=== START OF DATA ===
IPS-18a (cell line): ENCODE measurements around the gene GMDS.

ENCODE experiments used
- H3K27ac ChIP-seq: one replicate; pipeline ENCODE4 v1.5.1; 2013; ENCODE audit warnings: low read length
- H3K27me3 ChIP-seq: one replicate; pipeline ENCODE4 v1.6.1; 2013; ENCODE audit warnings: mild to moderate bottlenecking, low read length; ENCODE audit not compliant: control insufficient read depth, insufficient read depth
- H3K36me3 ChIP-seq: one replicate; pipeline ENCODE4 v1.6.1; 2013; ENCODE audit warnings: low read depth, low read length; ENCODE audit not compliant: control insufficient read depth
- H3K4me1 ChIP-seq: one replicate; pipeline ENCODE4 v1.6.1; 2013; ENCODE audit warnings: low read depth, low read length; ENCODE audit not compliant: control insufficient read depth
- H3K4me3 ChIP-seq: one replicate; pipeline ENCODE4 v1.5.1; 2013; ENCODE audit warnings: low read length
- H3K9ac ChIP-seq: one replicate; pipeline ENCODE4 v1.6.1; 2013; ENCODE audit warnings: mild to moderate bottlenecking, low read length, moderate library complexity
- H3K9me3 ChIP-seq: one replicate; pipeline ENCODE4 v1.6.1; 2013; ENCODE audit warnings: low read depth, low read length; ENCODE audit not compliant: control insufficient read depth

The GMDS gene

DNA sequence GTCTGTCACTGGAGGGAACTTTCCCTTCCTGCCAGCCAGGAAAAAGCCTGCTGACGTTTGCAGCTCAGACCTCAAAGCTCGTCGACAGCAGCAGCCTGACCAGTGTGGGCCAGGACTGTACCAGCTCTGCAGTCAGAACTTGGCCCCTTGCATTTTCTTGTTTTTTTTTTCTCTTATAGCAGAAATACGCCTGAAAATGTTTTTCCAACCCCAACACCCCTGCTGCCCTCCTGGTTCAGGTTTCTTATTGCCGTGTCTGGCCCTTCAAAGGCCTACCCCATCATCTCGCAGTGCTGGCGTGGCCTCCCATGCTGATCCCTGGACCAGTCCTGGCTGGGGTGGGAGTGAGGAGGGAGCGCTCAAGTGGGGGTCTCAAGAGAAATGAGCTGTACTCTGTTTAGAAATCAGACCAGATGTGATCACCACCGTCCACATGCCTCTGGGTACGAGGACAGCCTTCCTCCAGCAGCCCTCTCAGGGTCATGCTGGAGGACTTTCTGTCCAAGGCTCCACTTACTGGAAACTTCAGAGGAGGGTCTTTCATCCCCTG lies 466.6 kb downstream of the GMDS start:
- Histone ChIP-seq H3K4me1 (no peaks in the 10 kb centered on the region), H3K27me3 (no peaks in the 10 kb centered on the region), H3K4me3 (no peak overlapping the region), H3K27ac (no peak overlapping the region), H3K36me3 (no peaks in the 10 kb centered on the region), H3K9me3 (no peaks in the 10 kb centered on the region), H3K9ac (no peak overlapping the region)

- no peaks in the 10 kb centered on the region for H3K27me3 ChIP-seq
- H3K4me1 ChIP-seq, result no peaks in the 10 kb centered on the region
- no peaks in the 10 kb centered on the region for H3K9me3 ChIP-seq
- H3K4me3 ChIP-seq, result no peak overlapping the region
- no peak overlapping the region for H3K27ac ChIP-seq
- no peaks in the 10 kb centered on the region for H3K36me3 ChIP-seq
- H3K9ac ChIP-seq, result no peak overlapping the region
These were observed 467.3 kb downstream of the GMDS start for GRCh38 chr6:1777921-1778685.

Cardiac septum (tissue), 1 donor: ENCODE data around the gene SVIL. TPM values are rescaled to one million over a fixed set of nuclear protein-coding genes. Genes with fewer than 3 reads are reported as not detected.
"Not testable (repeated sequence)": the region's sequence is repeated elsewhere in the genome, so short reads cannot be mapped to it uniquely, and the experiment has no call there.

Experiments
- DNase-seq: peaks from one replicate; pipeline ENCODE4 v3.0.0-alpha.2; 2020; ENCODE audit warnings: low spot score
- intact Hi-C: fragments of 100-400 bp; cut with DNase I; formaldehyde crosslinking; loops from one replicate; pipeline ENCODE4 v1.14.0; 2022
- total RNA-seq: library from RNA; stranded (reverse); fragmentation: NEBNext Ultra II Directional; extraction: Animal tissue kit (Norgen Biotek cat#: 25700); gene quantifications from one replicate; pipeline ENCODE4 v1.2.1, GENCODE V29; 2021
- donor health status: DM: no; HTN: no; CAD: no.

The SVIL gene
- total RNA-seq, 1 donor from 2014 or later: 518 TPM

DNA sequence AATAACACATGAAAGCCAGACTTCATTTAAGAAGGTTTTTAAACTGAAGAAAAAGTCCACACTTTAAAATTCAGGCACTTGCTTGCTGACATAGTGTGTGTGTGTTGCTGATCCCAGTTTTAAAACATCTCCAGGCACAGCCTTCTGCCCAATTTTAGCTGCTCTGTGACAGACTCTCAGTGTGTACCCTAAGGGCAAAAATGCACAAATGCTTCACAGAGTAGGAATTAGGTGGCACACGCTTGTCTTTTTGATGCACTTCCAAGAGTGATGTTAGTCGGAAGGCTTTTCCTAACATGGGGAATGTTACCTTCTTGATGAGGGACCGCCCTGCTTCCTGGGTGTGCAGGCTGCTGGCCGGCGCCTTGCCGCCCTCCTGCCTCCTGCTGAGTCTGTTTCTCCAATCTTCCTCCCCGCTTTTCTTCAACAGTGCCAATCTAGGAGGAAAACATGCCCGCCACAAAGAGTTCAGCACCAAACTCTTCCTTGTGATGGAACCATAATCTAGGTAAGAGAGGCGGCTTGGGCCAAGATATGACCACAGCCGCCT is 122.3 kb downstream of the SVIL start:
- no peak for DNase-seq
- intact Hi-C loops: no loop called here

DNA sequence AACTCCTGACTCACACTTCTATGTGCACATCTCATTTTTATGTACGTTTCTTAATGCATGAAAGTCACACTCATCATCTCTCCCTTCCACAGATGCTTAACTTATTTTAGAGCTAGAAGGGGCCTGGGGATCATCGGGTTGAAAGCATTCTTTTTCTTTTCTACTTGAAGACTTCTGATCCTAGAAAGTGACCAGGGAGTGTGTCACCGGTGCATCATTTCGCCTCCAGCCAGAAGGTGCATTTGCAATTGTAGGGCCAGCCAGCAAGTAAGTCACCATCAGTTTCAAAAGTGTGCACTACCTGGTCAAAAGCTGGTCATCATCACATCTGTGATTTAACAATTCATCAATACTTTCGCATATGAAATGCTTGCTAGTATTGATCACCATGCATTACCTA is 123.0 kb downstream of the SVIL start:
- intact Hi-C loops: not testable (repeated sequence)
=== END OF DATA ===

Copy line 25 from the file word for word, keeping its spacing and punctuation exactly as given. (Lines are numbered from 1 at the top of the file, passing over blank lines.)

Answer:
- intact Hi-C: fragments of 100-400 bp; cut with DNase I; formaldehyde crosslinking; loops from one replicate; pipeline ENCODE4 v1.14.0; 2022